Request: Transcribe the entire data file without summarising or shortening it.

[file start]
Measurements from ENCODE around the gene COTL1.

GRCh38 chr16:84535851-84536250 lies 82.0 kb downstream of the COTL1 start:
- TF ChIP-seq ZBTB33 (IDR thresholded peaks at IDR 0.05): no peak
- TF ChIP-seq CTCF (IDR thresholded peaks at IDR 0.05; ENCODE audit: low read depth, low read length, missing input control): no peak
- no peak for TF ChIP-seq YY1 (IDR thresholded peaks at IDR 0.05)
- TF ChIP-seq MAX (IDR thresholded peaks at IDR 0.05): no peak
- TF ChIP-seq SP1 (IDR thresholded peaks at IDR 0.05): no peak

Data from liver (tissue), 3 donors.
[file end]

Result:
Measurements from ENCODE around the gene COTL1.

GRCh38 chr16:84535851-84536250 lies 82.0 kb downstream of the COTL1 start:
- TF ChIP-seq ZBTB33 (IDR thresholded peaks at IDR 0.05): no peak
- TF ChIP-seq CTCF (IDR thresholded peaks at IDR 0.05; ENCODE audit: low read depth, low read length, missing input control): no peak
- no peak for TF ChIP-seq YY1 (IDR thresholded peaks at IDR 0.05)
- TF ChIP-seq MAX (IDR thresholded peaks at IDR 0.05): no peak
- TF ChIP-seq SP1 (IDR thresholded peaks at IDR 0.05): no peak

Data from liver (tissue), 3 donors.